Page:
E1520. Still Strange and Mysterious: Erdheim Chester Disease in the Molecular Era
  1. Xin Zhan; University of Iowa Hospitals and Clinics
  2. Aditi Patel; University of Iowa Hospitals and Clinics
  3. Yashant Aswani; University of Iowa Hospitals and Clinics
  4. Sarah Averill; University of Iowa Hospitals and Clinics
  5. Sedat Kandemirli; University of Iowa Hospitals and Clinics
  6. Leonardo Marcelino; University of Iowa Hospitals and Clinics
  7. Shehbaz Ansari; University of Iowa Hospitals and Clinics
Erdheim-Chester disease (ECD) is a rare, multisystemic, nonLangerhans cell histiocytic proliferative neoplastic disorder. There is a slight male preponderance and peak incidence occurs within the 5th-7th decades of life. Recent discovery of a strong association between the oncogenic BRAF mutation and the pathogenesis of ECD has led to ECD’s reclassification from an inflammatory disorder to a neoplastic process in 2016 – this has prompted a shift in the clinical workup for ECD to the use of new biologic treatments. The disease runs a smoldering course and can be fatal when untreated. Unlike its clinical cousin Langerhans cell histiocytosis, spontaneous regression is rare in ECD. Due to its rare and highly variable clinical presentation, radiology plays an important role in raising suspicion for ECD. We aim to describe the radiologic findings most often associated with ECD using a system-based approach, reference the changes in prognosis associated with its respective radiologic findings, and discuss the introduction of new biologic treatments in clinical practice.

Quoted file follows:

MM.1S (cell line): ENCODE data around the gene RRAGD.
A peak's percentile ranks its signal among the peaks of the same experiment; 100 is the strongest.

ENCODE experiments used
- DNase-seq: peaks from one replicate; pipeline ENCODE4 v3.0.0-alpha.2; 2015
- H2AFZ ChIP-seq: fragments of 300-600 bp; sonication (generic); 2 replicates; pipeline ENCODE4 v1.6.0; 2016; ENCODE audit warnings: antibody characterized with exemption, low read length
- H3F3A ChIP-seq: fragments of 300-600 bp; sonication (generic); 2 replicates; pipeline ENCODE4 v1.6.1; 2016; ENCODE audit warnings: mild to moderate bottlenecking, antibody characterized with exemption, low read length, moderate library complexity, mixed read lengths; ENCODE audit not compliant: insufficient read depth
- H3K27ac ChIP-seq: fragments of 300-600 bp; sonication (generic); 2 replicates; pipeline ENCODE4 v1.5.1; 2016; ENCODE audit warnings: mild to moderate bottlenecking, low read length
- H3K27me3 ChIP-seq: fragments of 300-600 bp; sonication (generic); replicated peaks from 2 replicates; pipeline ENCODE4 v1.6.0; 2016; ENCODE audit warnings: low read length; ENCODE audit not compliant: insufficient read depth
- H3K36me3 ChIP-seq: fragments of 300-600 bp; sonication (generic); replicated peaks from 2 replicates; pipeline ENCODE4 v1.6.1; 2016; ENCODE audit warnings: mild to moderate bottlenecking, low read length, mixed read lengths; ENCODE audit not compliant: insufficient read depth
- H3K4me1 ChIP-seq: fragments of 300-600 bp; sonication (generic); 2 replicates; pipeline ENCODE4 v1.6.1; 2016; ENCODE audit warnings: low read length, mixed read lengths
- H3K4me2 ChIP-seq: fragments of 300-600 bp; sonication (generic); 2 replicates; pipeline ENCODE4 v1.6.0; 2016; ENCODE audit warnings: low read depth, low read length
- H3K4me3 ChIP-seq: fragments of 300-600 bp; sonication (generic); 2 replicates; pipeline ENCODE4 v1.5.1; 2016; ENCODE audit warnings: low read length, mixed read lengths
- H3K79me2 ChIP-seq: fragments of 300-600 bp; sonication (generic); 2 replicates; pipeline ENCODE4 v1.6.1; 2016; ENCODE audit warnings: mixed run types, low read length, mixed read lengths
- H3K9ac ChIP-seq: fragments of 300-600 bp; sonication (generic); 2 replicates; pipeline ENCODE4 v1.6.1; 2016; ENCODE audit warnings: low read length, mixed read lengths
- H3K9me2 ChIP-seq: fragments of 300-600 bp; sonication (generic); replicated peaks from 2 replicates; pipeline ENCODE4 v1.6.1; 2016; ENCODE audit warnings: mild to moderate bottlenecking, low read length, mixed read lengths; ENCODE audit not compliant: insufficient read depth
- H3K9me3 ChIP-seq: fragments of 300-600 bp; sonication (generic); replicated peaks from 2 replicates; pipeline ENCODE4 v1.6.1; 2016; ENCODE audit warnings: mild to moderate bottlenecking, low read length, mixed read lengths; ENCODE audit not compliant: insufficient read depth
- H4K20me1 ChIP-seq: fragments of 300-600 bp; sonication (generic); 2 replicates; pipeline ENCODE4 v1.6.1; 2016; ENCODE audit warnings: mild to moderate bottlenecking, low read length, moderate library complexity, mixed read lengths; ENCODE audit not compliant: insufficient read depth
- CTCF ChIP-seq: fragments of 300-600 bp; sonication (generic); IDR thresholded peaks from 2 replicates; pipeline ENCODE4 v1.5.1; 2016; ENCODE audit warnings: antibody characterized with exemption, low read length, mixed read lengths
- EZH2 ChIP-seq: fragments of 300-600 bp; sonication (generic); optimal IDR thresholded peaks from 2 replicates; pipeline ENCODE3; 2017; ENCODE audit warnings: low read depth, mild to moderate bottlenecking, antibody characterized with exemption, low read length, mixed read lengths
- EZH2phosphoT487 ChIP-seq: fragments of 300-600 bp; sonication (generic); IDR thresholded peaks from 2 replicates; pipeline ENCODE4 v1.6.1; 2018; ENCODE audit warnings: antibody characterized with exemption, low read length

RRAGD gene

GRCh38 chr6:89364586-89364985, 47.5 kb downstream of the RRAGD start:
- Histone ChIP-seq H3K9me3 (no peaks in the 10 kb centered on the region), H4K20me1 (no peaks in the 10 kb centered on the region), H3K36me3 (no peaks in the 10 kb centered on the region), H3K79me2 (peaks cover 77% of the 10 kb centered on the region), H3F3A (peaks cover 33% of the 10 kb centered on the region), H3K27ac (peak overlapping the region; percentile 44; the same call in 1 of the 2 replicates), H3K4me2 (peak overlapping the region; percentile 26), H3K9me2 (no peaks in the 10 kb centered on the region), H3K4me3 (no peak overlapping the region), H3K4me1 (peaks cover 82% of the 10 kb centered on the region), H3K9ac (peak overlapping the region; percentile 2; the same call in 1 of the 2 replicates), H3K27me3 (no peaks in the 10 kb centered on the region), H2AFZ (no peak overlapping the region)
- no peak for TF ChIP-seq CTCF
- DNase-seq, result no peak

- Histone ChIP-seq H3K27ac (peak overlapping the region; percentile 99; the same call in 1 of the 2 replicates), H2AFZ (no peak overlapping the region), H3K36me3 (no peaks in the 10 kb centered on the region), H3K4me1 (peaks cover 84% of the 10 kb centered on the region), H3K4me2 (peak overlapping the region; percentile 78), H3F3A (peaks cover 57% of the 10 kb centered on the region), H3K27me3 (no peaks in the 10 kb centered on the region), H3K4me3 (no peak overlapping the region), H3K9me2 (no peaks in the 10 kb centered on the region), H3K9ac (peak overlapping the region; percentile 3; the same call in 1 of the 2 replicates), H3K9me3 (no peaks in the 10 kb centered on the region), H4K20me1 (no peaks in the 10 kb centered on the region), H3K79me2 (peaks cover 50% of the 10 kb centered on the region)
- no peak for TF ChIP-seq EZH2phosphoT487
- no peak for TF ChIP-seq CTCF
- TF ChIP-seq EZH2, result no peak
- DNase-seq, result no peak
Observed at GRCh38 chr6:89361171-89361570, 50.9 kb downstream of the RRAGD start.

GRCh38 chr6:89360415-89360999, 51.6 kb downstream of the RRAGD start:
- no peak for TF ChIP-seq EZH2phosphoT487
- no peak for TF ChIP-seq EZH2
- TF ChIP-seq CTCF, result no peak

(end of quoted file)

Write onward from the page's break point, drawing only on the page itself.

Educational Goals / Teaching Points
Review ECD’s recent reclassification from an inflammatory disorder to a neoplastic process. Identify key radiologic features of ECD via a systematic approach. Understand how ECD prognosis is affiliated with certain image findings. Learn about the new clinical treatments for ECD as a neoplastic process.

Key Anatomic/Physiologic Issues and Imaging Findings/Techniques
Skeletal involvement is the most reliable feature of ECD, presenting in nearly 96% of cases, predominantly in the lower extremities. Retroperitoneal involvement is the most common extra-osseous site, afflicting up to 68% of patients. There is high variability in the cardiovascular manifestation of ECD, but nearly 75% of cases will present with some affiliation. Similarly, almost half of patients with ECD will have some form of pulmonary involvement. The head and neck are affected in nearly 1/3 of patients with ECD and extra-axial soft tissue and intra-parenchymal lesions. Rare sites of ECD include skin, breast, lymph nodes, thyroid, testis, and other visceral organs.

Prognosis of ECD is variable and largely dependent on the organ systems involved. The treatment for ECD varies according to disease severity. A new generation of oral molecular inhibitors of the MAP kinase pathway offers a new treatment option for patients with high-risk disease. Due to the novel nature of these treatments, long-term toxicities, optimal doses, and combinations are still under investigation. As these trials continue, radiologic evaluation of disease progression will continue to play an important role in the treatment of ECD.